Belfast Telegraph

My daughter, 11, thinks she's overweight

Fiona Caine is here to help if you have a relationship, sexual, marriage or family problem.

My daughter is only 11 years old and is already very conscious of her body image.

She thinks she’s overweight because she’s a bit more rounded than some of her friends but she’s actually quite slim.

She’s still carrying a bit of puppy fat but so were her two sisters at this age so I’m sure she’ll shed it too, in time.

Her sisters are both older (one aged 19, one aged 17) and are concerned about her too.

Nothing any of us say will convince her that she’s not overweight and she is now getting really picky about her food.

I am terrified she is going to develop an eating disorder. Surely she shouldn’t be so body-conscious at such a young age? PH


While young children shouldn't have a distorted self-image, it seems that a great many of them do.

For many, their idea of beauty is to be skinny like some of the models and celebrities they see. Worryingly, research has shown that some of them start being affected by eating disorders when they are as young as five years old.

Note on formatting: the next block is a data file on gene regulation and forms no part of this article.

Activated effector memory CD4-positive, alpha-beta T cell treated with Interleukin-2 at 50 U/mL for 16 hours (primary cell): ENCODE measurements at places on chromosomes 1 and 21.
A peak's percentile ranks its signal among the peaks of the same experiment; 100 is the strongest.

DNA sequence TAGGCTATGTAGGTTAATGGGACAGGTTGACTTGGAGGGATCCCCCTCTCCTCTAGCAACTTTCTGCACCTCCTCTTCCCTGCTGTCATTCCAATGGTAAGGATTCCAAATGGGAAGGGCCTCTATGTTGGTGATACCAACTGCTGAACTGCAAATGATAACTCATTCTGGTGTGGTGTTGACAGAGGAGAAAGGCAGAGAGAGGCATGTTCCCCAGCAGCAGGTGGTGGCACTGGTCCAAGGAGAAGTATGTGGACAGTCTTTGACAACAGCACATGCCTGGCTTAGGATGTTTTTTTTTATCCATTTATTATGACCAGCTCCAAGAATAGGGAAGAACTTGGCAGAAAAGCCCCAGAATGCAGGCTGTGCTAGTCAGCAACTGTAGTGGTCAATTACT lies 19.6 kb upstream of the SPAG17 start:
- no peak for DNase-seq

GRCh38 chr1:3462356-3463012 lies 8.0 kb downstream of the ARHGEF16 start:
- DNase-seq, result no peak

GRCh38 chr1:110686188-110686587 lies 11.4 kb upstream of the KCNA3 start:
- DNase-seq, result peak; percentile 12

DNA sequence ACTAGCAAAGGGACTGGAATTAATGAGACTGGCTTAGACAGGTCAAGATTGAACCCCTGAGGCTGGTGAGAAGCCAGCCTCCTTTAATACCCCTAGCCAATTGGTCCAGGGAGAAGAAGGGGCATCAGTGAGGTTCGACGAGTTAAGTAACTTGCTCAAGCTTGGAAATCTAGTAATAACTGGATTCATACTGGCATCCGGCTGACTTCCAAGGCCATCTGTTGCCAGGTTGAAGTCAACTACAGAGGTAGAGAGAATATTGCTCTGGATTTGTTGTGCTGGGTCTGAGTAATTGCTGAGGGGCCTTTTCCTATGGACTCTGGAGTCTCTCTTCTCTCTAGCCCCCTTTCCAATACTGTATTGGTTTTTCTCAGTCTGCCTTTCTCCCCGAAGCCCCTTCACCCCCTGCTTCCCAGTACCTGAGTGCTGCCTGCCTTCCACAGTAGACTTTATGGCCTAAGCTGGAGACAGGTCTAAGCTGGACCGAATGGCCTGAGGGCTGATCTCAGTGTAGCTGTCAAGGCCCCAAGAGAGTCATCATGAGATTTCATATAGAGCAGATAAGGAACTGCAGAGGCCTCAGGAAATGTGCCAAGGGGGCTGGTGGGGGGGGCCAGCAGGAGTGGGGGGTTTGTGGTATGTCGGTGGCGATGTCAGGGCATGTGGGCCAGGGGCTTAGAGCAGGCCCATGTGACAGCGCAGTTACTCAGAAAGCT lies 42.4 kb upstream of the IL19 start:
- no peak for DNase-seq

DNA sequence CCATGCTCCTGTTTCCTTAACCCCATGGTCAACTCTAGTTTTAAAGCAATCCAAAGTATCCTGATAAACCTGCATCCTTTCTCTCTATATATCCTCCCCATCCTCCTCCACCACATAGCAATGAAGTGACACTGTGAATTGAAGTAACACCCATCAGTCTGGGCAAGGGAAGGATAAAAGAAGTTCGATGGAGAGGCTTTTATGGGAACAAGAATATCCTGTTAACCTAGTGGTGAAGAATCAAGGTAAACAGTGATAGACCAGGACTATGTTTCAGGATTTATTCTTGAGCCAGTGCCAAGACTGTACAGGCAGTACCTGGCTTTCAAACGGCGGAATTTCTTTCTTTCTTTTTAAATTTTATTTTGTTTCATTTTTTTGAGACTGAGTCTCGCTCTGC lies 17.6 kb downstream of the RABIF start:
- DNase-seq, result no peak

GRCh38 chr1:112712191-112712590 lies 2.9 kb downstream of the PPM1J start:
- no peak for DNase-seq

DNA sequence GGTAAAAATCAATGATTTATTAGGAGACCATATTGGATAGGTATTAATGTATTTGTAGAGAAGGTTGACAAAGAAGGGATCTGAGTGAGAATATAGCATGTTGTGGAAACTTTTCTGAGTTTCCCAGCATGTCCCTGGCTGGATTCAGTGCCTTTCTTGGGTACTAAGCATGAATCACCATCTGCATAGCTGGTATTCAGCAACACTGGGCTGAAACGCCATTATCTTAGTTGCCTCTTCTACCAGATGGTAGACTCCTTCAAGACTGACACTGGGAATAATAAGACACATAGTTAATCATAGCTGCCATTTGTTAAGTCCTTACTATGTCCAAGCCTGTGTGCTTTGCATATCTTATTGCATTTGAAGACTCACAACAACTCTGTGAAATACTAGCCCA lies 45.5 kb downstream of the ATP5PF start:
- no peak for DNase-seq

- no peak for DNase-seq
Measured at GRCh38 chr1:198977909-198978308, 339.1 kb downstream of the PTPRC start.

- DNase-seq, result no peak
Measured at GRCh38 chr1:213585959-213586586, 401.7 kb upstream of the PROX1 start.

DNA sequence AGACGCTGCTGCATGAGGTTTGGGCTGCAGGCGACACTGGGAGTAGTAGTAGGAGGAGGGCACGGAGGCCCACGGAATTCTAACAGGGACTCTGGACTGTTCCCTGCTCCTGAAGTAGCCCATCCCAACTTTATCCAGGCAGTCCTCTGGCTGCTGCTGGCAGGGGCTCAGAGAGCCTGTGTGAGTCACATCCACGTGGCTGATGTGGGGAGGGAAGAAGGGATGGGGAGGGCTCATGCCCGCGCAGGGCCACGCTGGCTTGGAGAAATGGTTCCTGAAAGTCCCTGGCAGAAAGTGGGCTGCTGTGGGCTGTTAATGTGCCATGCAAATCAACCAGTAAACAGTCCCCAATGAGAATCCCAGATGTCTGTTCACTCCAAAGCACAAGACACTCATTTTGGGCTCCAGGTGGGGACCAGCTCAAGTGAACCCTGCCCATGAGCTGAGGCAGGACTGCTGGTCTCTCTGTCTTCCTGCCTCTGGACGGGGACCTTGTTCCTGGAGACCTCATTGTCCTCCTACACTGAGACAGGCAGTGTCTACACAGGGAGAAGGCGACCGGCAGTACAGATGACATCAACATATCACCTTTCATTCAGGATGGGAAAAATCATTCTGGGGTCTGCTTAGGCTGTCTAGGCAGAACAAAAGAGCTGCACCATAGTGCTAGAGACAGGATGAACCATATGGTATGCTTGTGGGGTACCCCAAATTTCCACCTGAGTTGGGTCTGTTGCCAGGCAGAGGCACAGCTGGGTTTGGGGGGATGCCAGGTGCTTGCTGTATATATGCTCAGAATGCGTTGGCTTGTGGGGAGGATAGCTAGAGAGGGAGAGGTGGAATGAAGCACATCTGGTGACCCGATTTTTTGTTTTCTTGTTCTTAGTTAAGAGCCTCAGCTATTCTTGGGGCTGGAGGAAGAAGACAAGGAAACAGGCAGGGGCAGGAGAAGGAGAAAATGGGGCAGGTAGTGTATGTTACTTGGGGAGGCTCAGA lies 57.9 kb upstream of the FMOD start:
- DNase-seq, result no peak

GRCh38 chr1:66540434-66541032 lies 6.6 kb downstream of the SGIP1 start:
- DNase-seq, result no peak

In the past three years, almost 600 children aged 12 or under were treated for eating disorders.

Of these, 98 were aged between five and seven, 99 were eight or nine years old and almost 400 were aged between 10 and 12.

It may be triggered by changes in circumstances (such as divorce) but whatever the cause, children with eating problems are getting younger.

So please don't ignore your daughter's change in eating habits, especially if you are seeing other behaviour changes too.

Do contact your GP, or perhaps a school nurse if there is one.

The charity Beat has been involved with a lot of the research into this area and has, on its website, a whole section for young people, as well as advice for parents and friends.

Belfast Telegraph


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